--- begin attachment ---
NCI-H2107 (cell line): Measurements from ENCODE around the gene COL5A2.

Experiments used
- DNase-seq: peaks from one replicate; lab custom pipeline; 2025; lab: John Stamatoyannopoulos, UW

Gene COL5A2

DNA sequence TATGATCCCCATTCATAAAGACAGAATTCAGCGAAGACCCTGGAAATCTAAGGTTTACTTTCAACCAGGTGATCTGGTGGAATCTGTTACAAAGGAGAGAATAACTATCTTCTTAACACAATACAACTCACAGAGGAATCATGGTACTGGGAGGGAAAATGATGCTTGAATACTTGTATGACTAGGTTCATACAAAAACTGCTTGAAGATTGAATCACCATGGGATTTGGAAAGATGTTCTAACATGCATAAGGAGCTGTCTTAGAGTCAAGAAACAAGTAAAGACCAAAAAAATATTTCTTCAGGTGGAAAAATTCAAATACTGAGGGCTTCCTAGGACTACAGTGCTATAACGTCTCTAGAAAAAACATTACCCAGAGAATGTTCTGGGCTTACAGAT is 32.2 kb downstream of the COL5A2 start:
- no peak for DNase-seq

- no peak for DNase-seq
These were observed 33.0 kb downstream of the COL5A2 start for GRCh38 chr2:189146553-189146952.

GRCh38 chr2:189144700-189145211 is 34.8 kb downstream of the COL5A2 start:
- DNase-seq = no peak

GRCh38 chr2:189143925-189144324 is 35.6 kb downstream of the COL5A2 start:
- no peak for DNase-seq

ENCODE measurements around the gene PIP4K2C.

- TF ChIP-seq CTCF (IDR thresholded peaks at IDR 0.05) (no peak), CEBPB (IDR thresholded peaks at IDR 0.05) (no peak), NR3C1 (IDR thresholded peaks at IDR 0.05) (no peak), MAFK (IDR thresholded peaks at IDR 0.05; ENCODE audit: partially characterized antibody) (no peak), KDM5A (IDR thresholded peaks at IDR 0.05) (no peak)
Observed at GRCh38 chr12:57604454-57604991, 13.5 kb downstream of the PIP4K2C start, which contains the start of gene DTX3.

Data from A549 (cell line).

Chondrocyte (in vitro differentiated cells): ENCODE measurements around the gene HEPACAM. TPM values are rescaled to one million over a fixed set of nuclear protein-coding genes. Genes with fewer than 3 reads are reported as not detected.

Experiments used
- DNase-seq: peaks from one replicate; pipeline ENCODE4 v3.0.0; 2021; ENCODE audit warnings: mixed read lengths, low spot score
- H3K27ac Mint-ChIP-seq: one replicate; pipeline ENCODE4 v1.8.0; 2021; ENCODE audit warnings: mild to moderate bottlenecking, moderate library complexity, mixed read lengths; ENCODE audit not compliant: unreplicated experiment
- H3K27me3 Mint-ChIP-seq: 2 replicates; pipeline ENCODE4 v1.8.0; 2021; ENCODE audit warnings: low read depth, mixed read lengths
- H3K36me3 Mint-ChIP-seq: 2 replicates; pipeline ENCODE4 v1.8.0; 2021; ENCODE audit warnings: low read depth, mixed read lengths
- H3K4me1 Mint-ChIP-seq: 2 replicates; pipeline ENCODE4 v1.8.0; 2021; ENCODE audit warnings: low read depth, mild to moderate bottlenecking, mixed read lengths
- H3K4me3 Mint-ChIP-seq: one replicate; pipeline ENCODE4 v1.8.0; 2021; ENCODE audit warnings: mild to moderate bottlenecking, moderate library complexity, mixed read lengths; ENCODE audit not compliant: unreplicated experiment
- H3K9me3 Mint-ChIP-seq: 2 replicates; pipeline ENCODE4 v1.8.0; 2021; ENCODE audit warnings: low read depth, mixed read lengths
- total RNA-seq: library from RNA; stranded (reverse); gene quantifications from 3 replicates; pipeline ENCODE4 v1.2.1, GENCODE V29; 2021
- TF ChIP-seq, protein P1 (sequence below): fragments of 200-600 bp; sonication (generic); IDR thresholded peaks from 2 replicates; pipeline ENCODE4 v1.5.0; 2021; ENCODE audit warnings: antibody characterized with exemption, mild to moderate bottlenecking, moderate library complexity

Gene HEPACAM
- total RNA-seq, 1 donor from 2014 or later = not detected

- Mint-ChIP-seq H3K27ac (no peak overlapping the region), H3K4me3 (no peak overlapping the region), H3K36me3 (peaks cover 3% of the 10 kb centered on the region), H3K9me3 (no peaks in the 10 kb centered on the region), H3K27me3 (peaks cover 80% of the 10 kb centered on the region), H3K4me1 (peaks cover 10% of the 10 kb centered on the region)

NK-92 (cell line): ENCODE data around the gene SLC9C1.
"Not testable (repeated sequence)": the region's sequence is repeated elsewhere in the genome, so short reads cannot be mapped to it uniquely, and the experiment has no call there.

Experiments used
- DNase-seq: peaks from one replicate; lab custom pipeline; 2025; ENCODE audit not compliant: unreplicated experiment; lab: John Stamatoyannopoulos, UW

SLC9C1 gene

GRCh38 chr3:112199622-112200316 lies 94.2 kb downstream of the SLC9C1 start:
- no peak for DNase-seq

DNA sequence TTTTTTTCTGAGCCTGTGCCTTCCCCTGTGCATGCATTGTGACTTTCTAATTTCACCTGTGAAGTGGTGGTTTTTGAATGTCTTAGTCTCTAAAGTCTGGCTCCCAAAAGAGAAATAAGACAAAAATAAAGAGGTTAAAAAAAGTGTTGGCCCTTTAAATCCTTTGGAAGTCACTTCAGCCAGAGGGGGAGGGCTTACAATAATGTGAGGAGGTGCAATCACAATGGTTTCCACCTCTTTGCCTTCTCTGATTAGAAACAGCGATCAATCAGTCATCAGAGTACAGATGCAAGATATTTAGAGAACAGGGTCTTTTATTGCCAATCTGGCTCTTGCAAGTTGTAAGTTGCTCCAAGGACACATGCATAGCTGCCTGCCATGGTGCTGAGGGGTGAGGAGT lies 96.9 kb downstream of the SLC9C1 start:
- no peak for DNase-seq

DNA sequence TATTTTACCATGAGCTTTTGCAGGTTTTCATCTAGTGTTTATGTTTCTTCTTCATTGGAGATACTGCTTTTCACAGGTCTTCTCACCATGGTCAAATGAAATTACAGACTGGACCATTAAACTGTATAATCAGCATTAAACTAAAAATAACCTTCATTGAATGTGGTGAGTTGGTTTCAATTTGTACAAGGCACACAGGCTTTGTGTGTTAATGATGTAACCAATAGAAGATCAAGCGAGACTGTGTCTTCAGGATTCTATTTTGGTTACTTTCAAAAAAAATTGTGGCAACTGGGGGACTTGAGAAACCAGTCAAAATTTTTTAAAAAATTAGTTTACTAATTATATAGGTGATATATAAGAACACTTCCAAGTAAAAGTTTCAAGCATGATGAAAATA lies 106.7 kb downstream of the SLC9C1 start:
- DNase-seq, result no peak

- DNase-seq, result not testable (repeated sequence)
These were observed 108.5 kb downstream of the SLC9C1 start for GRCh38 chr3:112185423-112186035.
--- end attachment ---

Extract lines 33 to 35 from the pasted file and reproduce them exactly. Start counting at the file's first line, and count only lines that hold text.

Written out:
Experiments used
- DNase-seq: peaks from one replicate; lab custom pipeline; 2025; ENCODE audit not compliant: unreplicated experiment; lab: John Stamatoyannopoulos, UW

SLC9C1 gene